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Yes you can

 

not currently at MAUW 680kg, can look to reduce aircraft weight but theres regulations on minimum usable load.

 

Stall speed is key limitation, must be under 45kts with flaps.

 

Proposed regulations will fix weight issue but stall speed remains at this stage and you will still need LAME maintenance if in the heavier weight group

 

 

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I gather then that you didn't build your Spitfire? You can still do your oil changes and a whole lot more under CASA Schedule 8 pilot permitted maintenance.

 

For me, my CASA medical cost is way wayyyyy cheaper than two years of membership and aircraft registration, so it's VH for me.

 

 

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Do some searching as 51kts at 680 may drop closer to 45 at 600kg?

 

Demonstrated stall speed is declared by owner or builder in RAA in amateur built category, (would need some backing from manufacturer)

 

You can also modify aircraft under RAA to lower stall if you can

 

Will not be self maintained under new 601-750kg category AND 45kts stall still applies

 

 

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whats the empty weight?

 

Theres a mimimum useful load - not sure on the number, 100kg??

 

Only sometimes. If it is amateur-built, the payload formula specified in CAO 95-55 does not apply. 

 

 

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  • 11 months later...

I'm considering a J430 conversion to raaus...after conversion to J230 ( remove rear sears, belts), depending on empty weight the stall dirty drops to ~40-41 kts (at 600kg)

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I'm considering a J430 conversion to raaus...after conversion to J230 ( remove rear sears, belts), depending on empty weight the stall dirty drops to ~40-41 kts (at 600kg)

Glen, why not continue your training (flyoz) to RPL or PPL and get more useful load now plus controlled airspace.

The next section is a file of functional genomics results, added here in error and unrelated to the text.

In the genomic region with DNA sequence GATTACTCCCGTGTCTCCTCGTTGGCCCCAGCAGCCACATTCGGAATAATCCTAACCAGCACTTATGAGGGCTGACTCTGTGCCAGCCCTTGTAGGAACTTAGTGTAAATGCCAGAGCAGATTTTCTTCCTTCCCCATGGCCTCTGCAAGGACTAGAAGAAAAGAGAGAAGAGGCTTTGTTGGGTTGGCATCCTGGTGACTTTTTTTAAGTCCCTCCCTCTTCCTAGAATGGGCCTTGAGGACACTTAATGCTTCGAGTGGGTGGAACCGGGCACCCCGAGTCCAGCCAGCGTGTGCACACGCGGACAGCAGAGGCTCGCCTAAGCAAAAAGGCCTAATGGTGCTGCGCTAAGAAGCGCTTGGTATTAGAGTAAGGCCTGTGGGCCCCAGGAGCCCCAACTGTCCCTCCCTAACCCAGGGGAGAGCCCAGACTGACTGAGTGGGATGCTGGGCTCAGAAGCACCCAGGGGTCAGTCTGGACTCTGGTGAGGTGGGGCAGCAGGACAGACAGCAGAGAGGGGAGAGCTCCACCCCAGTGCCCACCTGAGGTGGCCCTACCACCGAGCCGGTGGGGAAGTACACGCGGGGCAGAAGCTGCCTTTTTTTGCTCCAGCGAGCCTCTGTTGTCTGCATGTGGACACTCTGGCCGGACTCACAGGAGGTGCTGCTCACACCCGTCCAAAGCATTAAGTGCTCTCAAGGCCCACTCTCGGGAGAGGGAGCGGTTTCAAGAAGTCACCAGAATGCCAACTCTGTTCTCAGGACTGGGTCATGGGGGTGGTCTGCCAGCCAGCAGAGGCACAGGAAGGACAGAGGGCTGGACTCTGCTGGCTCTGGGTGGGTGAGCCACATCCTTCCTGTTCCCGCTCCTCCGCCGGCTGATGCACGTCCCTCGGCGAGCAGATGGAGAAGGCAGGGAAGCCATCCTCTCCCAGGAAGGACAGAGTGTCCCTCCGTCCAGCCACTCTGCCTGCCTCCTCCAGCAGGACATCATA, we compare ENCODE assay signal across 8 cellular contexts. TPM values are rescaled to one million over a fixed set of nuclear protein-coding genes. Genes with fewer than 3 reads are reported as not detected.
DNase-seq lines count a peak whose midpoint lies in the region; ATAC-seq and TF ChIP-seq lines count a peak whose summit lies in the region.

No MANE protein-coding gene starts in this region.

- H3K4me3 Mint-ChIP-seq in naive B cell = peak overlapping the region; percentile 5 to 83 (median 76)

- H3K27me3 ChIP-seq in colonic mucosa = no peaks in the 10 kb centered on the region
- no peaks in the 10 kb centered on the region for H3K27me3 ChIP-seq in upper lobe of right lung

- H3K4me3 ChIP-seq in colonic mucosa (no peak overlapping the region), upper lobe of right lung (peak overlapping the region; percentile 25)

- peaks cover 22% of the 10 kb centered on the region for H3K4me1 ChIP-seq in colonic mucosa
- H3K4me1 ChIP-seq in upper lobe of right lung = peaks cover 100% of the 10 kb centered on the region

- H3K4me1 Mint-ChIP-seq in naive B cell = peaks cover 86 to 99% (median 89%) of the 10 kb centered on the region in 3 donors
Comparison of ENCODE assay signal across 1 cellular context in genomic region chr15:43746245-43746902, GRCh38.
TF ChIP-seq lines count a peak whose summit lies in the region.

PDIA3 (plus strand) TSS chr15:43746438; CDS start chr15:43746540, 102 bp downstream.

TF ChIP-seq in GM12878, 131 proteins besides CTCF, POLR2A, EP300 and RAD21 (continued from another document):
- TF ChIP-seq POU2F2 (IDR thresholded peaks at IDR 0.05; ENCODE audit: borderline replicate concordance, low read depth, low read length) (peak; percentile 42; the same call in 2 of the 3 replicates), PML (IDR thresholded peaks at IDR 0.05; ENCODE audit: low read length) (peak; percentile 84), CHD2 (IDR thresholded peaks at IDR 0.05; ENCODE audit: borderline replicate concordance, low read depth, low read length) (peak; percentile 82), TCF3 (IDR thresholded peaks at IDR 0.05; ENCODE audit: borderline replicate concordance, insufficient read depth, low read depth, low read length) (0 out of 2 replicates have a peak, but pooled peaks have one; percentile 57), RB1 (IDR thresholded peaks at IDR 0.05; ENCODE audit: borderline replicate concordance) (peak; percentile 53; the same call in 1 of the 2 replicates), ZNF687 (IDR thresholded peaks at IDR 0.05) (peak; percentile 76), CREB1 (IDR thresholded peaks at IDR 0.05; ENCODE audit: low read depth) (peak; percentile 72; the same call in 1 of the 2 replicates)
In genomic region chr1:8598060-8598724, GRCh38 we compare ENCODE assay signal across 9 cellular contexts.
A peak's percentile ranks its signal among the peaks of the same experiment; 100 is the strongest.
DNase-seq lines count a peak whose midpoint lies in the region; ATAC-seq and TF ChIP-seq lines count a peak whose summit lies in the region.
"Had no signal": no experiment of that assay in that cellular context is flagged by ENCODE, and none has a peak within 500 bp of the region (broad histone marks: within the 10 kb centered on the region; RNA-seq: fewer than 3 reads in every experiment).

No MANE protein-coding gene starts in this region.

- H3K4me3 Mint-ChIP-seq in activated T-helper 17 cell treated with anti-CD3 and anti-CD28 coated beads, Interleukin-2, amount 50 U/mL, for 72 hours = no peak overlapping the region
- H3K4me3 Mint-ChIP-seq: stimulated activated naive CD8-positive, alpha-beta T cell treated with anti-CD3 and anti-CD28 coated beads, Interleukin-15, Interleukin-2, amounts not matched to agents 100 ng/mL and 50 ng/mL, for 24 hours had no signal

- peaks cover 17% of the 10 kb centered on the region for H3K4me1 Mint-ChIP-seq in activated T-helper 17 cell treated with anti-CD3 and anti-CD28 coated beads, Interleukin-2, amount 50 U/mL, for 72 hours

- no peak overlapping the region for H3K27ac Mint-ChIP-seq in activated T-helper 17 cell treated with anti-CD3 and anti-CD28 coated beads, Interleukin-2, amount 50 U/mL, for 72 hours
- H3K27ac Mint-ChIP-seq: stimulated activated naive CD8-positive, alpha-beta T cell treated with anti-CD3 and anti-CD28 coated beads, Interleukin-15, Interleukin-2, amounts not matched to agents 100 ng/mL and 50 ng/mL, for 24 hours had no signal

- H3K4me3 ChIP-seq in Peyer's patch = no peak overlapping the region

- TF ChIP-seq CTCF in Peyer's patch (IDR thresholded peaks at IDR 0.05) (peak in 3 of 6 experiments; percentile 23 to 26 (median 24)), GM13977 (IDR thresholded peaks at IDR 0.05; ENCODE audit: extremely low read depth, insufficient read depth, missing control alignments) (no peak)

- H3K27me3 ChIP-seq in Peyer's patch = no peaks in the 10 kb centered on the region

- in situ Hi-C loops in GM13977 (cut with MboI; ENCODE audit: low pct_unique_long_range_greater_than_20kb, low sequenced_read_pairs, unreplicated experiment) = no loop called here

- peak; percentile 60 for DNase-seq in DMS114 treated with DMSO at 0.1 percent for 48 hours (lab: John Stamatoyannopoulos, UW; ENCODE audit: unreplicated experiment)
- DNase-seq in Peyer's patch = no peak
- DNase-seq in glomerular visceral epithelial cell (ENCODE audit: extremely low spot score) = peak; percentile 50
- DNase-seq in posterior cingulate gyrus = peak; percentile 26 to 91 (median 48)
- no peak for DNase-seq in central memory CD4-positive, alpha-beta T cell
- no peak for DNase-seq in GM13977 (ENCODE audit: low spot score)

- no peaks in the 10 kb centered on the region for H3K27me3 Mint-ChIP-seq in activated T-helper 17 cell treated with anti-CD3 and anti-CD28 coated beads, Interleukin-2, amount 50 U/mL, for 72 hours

Edited by Thruster88
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Glen, why not continue your training to RPL or PPL and get more useful load now plus controlled airspace.

Hi Stuart. You are right about I am pushed on 600kg MTOW limitations for some of my activities.... hence the larger plane to start with....

I fully intend to get the RPL and PPL... I have to to fly CTA/ CTZ

I want to be able to maintain and service my own plane , which I can as an L1, or L2 RAAus.

For modifications to a 24-, that needs a sign off by a authorized person. Like if I want to fill the engine bay with sensors and a hybrid fuel injection/carby setup, or some other hybrid jet/piston crazy idea.

For modifications to a VH experimental, that needs similar sign off BUT I cant do my own maintenance. Need to be a LAME, or have a friendly LAME that will sign off on my maintenance.... yes I guess that is possible.

The most flexibility would be as an 19- builder. essentially, carte blanche.....

The J430 can of course be transferred between VH and RA. If I can solve the maintenance issue of VH, then a VHexp offers necessary flexibility.

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Jab hit is not cheap really, compared to a RV kit which are actually very good value for money.

I think you are dreaming to get a 230 stall speed at 40-41` knots. in reality. Nev

Hi Nev. mmmm Well, the spec for the 230D aircraft in the brochure is 40 kts dirty , and in their website recent 230 POH it has 42 kts .

So, OK let's call it 42 kts.... ICAO std MTOW

 

J170D has spec of 40 kts (same main wing, same MTOW). slightly different tailplane I think.